Recently, Joni Edelman (the editor-in-chief of Ravishly) has faced similar criticism for her post on breaking up with the body positivity movement. In a reported piece that included an interview with Joni and some of her fans, followers, and friends, Refinery29 writer Kelsey Miller wrote about Joni’s essay and some of the negative reactions others have had to it.
While Joni initially embraced “this group of people who were all saying, ‘You don’t have to diet! You don’t have to lose weight! You don’t have to care what your body looks like, you know, fuck the patriarchy!’” an injury drove her to want to lose weight. But she wasn’t sure how to start out, and came across a conundrum that I am very familiar with too:
“How can I love my body and want to change it? Can I do both?”
What I found out from my own brush with the body positivity community was that some people certainly don’t think that both are possible. But as someone who takes a lot of pride in loving my body, pride in having lost weight, pride in eating healthy and treating my body well, pride in taking care of my mental health, and pride in not judging what others do with their own bodies, I still don’t understand how a group that strives to better people’s lives is also so gung-ho about bullying anyone who doesn’t agree — or anyone who simply makes different choices than them and has the audacity to share those choices on the internet.
" We should allow each woman to find her own inner and outer beauty, and to determine these things for herself."
I think the body positivity movement is actually kind of amazing. I think anyone who helps others embrace and love their body in order to change our societal standards of beauty is ultimately doing a good thing. But I am very uncomfortable with the way that some body positivity advocates take “body positivity” to mean “You can’t care about what you look like,” or “You can’t care about your weight,” or “You can’t ever try to lose weight” I want to ask: Why not?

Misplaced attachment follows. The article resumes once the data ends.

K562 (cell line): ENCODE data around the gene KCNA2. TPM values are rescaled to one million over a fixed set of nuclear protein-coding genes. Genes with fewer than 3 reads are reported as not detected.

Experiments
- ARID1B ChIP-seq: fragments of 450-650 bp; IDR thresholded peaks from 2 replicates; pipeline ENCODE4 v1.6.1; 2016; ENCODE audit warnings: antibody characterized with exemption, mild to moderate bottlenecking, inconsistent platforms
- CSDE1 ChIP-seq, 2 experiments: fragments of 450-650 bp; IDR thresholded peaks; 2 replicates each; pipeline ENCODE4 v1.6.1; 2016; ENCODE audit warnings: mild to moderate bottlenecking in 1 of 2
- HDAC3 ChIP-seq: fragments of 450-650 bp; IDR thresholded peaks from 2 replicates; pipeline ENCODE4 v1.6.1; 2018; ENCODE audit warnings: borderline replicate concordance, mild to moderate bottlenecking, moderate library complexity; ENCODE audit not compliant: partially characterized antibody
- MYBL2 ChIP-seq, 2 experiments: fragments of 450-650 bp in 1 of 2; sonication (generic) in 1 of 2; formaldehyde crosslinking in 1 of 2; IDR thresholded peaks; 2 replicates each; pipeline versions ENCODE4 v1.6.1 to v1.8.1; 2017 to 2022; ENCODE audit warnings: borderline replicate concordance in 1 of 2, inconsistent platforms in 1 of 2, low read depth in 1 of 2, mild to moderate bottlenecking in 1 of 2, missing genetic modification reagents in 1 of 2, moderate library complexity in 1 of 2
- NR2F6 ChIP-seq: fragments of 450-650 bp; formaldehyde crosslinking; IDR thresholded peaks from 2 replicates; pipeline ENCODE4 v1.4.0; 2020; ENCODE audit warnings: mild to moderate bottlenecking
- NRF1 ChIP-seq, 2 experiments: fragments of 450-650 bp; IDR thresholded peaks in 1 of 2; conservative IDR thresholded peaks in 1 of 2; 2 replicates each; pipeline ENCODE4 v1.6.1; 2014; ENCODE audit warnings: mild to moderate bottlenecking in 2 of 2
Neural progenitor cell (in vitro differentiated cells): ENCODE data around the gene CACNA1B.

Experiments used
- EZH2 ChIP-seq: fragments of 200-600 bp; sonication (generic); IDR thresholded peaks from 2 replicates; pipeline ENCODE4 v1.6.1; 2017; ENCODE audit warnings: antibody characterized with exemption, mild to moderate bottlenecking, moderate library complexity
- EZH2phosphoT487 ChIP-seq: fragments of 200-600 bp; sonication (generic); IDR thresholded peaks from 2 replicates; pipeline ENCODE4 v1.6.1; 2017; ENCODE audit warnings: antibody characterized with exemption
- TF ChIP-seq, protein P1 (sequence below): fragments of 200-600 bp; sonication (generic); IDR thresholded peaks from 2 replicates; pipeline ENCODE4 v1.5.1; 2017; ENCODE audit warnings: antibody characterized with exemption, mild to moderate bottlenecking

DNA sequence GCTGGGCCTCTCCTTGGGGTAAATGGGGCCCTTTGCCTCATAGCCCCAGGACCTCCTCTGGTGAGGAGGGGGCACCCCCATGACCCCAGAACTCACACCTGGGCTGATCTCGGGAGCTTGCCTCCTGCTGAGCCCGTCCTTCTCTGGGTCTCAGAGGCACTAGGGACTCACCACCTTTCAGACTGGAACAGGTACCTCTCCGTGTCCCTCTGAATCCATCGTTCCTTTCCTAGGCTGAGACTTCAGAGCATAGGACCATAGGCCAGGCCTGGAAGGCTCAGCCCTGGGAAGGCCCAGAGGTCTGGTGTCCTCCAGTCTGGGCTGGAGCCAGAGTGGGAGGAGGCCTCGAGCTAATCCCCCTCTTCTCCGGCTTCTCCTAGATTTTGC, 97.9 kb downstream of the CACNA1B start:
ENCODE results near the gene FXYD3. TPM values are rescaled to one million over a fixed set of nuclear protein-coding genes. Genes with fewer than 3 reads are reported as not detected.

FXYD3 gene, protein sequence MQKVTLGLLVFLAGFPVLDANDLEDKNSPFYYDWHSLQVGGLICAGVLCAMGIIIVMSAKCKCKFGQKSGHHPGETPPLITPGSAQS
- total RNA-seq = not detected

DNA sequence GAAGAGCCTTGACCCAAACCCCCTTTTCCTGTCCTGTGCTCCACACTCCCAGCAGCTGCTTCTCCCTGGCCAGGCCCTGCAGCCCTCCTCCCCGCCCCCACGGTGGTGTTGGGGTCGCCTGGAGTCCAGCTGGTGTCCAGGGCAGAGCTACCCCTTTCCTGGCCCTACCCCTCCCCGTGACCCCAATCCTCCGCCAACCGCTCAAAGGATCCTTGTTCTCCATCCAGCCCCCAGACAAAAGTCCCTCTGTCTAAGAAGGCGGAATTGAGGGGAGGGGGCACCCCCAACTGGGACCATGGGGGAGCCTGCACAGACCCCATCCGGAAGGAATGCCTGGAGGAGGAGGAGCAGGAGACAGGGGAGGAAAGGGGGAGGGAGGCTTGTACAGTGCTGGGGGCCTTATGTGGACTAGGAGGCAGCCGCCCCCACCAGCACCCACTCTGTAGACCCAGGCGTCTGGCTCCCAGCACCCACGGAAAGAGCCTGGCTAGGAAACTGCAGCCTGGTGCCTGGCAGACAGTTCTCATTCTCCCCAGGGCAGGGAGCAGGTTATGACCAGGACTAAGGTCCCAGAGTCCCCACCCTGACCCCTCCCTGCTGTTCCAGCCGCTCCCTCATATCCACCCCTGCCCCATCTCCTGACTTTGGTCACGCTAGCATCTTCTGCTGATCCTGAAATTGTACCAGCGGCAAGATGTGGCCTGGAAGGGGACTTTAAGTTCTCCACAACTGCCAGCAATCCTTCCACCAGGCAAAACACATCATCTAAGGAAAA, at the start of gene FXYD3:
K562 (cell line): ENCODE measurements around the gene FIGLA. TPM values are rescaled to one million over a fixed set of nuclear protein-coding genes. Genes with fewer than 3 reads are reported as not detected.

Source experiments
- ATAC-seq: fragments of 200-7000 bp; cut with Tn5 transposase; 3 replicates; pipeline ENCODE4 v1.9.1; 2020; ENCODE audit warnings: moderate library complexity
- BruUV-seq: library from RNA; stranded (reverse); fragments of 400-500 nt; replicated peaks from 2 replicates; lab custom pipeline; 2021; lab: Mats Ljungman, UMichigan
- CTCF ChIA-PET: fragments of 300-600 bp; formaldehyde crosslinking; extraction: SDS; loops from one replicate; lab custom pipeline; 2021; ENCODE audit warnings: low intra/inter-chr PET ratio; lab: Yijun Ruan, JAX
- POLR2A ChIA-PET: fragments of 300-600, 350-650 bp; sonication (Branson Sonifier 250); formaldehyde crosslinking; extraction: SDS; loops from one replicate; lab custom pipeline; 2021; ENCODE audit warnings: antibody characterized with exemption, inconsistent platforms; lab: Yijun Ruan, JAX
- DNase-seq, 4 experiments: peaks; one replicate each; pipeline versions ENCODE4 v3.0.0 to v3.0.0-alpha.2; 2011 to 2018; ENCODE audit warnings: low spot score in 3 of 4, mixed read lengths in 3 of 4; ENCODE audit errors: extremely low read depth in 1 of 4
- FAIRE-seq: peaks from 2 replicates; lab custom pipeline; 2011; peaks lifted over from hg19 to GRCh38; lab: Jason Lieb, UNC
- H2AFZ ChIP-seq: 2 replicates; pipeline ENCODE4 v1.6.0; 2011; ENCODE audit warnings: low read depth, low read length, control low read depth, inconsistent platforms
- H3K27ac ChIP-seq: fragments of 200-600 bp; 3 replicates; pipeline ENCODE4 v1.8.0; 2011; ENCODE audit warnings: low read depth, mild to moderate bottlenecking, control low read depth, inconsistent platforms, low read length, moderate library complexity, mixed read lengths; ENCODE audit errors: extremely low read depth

Loving my body shouldn’t mean that I don’t take care of it. Loving my body shouldn’t mean that I let it go and eat whatever I want if that’s not what I want to do. If someone wants to eat Cheetos and drink soda all day, more power to them. But isn’t body positivity all about embracing that bodies come in all different shapes and sizes, that bigger bodies are beautiful too and that we shouldn’t bully those that are outside of the “beauty standard”?
What I would like for the body positivity movement to represent is women supporting other women’s choices with their bodies. We shouldn’t shame each other for being “fat,” but we also shouldn’t shame each other for wanting to lose weight. We should allow each woman to find her own inner and outer beauty, and to determine these things for herself.
If someone loves their body and is a higher weight than the “norm”, that’s fine. If someone is below the “norm”, that’s fine too. There shouldn’t even be a norm in the first place.
And if someone wants to lose weight, whether her reasons are to help an injury, or to feel physically better, or because it’s medically advisable, that should be fine too.
Talking about wanting to lose weight isn’t inherently fat phobic in the same way that getting an abortion doesn’t mean that you hate kids.
Ultimately, what a woman does to her own body isn’t a judgment on what others do to their bodies.
The part of the conversation that the body positivity movement seems to be missing, in their quest to shame anyone who openly talks about their weight loss or who dares to express that they’re unhappy with their weight, is this: Please respect my choices with my body, just like how I respect yours.